I am not a fan of fantasy .. I like my novels entrenched in the real world and can’t be doing with witches, wizards or vampires (Harry Potter excluded!) so while The Witches of Dark Root, which was recommend by a friend, intrigued me I did approach it with some trepidation, and for the first few chapters my resistance to all things Magick looked set to be proved correct. Yet once I overcame my prejudice about this kind of thing, I was reeled into the storyline and enjoyed learning about the witchy sisters Merry, Maggie and Eve.
The story begins with Maggie at Wood Haven, a cultish religious community founded by her boyfriend Michael. Being completely non-religious my heart sank at this point as I thought this was going to be the focus of the book, and I was very relieved when I realised it wasn’t! Maggie discovers that Michael is having an affair with another cult member, the poisonous Leah. Coincidentally a message has come from home that her mother is ill so, with the help of her friend Jason, she decides to leave Wood Haven and pay her family a visit – the first since she left several years earlier. (By the by, I thought Jason seemed rather sweet and was puzzled why Maggie didn’t spend more time with him – they seemed perfect for each other!)
When she arrives home Maggie discovers that Dark Root, once a bustling town, has fallen on hard times, apparently because of the illness of her mother. Though she’s delighted to be reunited with her sisters (and new found niece) after so many years, Maggie is adamant this is only a flying visit …. But when it’s suggested that they organise the annual Halloween festival in an attempt to breathe new life into the town, she feels she has to stay, and when the sisters discover there’s an ancient curse on their home they learn how to use their Magick for good and overcome demons and family mysteries.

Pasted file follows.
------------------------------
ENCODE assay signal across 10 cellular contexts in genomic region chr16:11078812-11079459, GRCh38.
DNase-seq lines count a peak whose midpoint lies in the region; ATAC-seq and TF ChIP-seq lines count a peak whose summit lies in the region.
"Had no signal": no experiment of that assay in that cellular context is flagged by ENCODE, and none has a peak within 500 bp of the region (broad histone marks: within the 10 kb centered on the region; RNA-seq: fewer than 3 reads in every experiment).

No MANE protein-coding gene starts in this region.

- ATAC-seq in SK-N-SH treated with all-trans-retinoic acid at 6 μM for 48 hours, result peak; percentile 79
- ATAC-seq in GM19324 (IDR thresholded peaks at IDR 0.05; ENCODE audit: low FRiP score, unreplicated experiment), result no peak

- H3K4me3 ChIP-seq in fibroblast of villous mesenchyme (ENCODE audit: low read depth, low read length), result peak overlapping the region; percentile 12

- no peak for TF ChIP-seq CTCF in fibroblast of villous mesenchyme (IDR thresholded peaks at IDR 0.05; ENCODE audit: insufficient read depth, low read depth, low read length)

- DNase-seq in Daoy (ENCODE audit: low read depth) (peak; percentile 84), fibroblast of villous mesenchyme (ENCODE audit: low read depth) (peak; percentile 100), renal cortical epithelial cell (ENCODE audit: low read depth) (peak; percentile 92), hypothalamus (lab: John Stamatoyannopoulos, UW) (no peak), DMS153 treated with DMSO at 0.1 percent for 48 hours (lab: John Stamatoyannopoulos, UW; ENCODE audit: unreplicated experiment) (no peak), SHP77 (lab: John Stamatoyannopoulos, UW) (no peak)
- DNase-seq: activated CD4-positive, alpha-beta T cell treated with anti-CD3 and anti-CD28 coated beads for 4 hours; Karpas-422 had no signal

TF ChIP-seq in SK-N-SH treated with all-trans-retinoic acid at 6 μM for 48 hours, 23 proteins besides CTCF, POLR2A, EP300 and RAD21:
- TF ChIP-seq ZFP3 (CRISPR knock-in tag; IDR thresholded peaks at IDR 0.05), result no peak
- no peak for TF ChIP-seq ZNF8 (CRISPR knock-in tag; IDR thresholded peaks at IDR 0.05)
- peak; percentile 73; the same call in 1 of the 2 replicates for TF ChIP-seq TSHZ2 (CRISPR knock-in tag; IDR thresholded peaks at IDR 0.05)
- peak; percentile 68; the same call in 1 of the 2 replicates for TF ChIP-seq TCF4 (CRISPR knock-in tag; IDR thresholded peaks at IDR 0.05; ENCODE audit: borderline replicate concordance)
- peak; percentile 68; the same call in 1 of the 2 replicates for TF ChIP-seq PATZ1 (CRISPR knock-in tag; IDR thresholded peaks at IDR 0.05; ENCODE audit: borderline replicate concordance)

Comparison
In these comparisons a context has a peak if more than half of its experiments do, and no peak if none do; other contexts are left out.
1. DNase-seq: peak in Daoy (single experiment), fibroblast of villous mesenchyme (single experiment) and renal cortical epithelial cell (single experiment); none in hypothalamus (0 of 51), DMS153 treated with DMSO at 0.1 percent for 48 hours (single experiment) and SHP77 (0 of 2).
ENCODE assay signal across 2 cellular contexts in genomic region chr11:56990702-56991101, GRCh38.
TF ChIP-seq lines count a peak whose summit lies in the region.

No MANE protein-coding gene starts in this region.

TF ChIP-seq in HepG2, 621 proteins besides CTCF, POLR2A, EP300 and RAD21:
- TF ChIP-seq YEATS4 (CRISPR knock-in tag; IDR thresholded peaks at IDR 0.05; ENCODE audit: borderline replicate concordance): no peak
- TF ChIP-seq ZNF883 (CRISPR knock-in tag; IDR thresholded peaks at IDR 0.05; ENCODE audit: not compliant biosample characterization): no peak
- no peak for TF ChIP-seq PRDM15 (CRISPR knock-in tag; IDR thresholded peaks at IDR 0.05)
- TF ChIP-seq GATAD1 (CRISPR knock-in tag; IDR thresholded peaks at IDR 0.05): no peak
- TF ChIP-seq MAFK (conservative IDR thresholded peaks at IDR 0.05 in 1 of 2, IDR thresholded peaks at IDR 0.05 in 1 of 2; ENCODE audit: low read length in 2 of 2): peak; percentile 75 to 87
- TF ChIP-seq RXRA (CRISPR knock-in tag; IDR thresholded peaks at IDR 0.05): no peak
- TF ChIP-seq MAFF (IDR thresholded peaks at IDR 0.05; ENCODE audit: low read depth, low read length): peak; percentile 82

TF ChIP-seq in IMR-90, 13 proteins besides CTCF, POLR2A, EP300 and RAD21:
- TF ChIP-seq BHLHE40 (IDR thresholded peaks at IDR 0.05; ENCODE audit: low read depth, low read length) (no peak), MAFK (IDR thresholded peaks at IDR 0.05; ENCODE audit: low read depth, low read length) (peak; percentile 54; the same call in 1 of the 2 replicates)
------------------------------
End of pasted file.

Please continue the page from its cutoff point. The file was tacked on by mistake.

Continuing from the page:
I think what worked for me in this book is that it’s not so much about witches and Magick as about family bonds and sisterly love – the Magick is just an element of their Iives rather than the focal point. In fact, despite being anti-fantasy I think I’d have liked to learn a bit more about the sisters’ abilities and how they had first discovered them! I felt the characters of the sisters came through strongly – Maggie, Merry and Eve were all very different. And I loved June Bug, though their Aunt Dora, with her strange way of speaking, annoyed me. I also felt there were characters who needed further development – Leah, for example, is key to the main plot yet never came across very strongly and bows out like a damp squib. There were also some events that should have been a big shock or surprise that were just accepted without a second thought, which struck me as a bit strange, but overall I did enjoy this book and will definitely look out for the rest of the series.